The Penguin English Library Edition of Alice's Adventures in Wonderland and Through the Looking Glass by Lewis Carroll
'"Curiouser and curiouser!" cried Alice (she was so surprised, that for the moment she quite forgot how to speak good English). "Now I'm opening out like the largest telescope that ever was! Goodbye, feet!"'
'I had sent my heroine straight down a rabbit-hole ... without the least idea what was to happen afterwards,' wrote Lewis Carroll, describing how Alice was conjured up one 'golden afternoon' in 1862 to entertain his child-friend Alice Liddell. His dream worlds of nonsensical Wonderland and the back-to-front Looking Glass kingdom depict order turned upside-down: a baby turns into a pig, time is abandoned at a disorderly tea-party and a chaotic game of chess makes a seven-year-old girl a Queen. But amongst the anarchic humour and sparkling word play, puzzles and riddles, are poignant moments of nostalgia for lost childhood.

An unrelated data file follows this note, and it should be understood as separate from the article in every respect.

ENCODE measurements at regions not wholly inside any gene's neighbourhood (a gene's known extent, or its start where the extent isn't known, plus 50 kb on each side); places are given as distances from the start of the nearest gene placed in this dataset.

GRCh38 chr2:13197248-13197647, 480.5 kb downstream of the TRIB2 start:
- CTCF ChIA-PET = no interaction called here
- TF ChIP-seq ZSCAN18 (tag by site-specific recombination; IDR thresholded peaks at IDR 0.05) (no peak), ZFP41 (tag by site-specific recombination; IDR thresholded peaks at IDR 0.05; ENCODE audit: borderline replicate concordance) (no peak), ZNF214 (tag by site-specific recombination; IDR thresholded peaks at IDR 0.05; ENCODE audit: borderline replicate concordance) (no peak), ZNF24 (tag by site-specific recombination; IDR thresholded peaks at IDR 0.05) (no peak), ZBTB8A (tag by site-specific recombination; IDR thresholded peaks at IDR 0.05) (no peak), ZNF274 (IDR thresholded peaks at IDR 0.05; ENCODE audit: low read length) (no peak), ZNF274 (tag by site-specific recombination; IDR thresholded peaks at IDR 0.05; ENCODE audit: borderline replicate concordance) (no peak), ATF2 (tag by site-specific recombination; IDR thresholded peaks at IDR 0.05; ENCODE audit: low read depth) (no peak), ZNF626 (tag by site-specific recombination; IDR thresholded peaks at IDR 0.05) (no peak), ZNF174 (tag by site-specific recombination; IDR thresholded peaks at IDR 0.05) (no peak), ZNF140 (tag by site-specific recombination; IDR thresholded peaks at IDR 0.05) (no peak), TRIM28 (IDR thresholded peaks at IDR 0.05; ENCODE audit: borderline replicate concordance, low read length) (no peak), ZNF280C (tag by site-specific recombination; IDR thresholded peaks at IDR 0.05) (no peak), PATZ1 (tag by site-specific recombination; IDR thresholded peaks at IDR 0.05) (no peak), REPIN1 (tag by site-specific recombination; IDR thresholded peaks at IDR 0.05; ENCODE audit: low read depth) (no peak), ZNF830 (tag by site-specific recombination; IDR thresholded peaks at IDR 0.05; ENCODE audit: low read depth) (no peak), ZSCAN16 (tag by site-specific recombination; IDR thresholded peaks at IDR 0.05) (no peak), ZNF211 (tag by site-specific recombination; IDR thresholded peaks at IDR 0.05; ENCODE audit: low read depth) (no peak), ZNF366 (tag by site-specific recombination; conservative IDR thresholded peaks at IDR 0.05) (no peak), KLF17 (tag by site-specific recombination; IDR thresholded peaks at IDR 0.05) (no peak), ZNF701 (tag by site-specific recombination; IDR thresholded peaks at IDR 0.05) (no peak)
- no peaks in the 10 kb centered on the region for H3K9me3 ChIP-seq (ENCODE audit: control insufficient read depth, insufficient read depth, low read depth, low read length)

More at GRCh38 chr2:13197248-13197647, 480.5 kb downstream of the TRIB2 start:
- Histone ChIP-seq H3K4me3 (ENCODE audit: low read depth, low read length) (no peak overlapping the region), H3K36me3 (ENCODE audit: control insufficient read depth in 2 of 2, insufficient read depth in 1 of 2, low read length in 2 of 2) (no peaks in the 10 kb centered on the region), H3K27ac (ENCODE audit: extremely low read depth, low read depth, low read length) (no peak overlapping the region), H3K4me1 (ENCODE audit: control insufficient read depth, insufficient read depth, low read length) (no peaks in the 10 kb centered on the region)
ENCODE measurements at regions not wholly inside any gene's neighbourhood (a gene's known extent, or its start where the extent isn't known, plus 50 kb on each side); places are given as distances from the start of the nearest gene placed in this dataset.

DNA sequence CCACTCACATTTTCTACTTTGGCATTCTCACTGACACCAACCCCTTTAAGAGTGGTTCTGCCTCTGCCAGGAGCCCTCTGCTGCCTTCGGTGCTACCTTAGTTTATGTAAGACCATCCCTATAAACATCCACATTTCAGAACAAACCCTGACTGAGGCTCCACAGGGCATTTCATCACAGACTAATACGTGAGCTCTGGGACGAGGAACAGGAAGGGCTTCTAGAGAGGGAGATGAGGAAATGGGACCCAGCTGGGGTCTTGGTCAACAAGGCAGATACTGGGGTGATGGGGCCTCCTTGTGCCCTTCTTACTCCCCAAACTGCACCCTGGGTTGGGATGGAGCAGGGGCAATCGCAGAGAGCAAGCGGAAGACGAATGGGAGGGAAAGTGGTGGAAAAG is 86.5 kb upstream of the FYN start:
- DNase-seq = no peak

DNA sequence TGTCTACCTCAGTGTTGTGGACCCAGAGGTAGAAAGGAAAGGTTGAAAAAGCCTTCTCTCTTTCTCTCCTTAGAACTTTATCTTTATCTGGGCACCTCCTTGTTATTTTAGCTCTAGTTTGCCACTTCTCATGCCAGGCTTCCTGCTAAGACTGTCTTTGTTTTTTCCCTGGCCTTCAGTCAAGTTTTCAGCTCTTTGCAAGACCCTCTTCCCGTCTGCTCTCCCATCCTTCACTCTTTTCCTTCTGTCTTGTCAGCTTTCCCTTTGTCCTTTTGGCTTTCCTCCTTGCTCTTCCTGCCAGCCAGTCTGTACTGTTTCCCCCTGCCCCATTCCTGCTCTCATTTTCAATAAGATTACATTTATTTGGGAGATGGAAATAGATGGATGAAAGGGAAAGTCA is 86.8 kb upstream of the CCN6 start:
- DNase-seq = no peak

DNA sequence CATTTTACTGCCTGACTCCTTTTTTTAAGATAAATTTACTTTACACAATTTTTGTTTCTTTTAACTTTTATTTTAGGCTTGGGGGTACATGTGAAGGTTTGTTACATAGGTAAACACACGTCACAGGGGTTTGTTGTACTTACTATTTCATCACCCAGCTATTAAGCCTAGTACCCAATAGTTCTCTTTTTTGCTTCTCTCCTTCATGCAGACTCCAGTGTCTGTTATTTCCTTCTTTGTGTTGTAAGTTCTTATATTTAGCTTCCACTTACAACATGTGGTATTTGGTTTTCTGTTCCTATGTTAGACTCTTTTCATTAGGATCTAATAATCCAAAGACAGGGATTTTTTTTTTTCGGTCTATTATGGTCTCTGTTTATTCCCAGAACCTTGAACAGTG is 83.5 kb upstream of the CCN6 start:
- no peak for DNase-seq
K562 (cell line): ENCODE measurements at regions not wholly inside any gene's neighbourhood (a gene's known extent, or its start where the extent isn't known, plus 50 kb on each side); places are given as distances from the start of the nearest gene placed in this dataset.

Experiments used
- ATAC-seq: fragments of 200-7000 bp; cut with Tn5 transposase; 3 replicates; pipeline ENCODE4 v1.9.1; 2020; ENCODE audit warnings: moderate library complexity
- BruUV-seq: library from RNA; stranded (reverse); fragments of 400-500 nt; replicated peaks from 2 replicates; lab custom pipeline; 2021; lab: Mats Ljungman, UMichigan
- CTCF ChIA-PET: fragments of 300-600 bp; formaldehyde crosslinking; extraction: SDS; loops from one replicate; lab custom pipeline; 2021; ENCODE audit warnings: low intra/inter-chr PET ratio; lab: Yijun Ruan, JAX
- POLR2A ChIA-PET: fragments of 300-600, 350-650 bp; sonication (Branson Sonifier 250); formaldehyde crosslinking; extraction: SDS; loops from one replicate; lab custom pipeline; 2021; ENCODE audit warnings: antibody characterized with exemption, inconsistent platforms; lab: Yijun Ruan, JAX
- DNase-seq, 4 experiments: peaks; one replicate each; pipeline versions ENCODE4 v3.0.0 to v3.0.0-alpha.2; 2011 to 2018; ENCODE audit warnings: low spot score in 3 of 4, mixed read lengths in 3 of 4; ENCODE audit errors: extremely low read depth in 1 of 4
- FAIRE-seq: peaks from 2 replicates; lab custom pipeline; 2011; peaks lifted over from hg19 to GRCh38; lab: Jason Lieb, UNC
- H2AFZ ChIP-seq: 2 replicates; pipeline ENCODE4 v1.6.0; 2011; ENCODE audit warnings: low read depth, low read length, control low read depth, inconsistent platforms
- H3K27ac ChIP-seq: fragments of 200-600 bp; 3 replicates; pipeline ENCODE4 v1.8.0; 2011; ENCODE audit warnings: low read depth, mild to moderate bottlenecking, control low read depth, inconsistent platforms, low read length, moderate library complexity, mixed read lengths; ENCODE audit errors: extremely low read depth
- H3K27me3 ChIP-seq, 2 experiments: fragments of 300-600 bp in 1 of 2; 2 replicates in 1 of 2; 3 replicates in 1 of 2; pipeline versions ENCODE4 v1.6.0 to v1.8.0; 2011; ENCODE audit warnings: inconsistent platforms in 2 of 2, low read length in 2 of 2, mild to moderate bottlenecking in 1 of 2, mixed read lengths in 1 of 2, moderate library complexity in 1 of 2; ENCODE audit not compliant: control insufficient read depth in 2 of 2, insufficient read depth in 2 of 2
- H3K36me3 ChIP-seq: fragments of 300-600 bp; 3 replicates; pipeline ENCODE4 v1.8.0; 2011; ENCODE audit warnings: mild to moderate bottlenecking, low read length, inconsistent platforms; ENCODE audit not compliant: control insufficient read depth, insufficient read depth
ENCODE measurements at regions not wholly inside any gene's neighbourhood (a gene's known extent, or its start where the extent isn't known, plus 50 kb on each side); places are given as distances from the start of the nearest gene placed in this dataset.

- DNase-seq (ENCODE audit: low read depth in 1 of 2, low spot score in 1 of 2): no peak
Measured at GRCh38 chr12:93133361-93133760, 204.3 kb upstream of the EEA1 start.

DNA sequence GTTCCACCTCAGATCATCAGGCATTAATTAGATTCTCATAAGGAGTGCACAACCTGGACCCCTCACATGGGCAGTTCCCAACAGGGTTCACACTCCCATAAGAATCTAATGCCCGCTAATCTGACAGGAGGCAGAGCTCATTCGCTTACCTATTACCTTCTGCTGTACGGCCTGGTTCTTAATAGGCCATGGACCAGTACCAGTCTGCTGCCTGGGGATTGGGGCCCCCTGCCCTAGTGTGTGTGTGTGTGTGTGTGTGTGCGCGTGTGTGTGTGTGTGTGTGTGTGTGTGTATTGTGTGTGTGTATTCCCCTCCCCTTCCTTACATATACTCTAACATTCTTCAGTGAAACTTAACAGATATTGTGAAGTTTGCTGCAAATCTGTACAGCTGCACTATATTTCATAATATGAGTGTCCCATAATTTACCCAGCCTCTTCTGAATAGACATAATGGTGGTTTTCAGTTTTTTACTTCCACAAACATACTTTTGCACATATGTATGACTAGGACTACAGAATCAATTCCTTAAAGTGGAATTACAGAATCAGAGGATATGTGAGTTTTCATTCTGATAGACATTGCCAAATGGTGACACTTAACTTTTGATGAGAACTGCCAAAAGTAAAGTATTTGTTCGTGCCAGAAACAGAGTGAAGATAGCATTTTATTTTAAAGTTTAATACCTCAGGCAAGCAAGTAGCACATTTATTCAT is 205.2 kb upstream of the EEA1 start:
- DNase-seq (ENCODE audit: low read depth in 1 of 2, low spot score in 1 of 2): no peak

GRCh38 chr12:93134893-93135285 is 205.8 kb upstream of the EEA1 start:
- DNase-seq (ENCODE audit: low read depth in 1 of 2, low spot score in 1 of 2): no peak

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Charles Lutwidge Dodgson (Lewis Carroll) was born in 1832. Already reading The Pilgrim's Progress at the age of seven, his exceptional intelligence was apparent from the outset - his Mathematics master at Rugby wrote of him, 'I have not had a more promising boy at his age' - and he went on to be awarded a double first class honours in Maths at Christ Church, Oxford. Despite going on to hold a lectureship at Christ Church for twenty-six years, however, Dodgson found it difficult to apply himself to academic work, and it is for his extraordinary literary works that he is known. His two Alice books were originally composed for the daughter of the dean of his college, Alice Liddell, and are the most famous and enduring of his works along with The Hunting of the Snark, a book of nonsense verse. He also wrote works on logic and satirical pamphlets on Oxford politics, and became a pioneering amateur portrait photographer, specializing in Victorian celebrities and children. He died in 1898, at the age of sixty-five.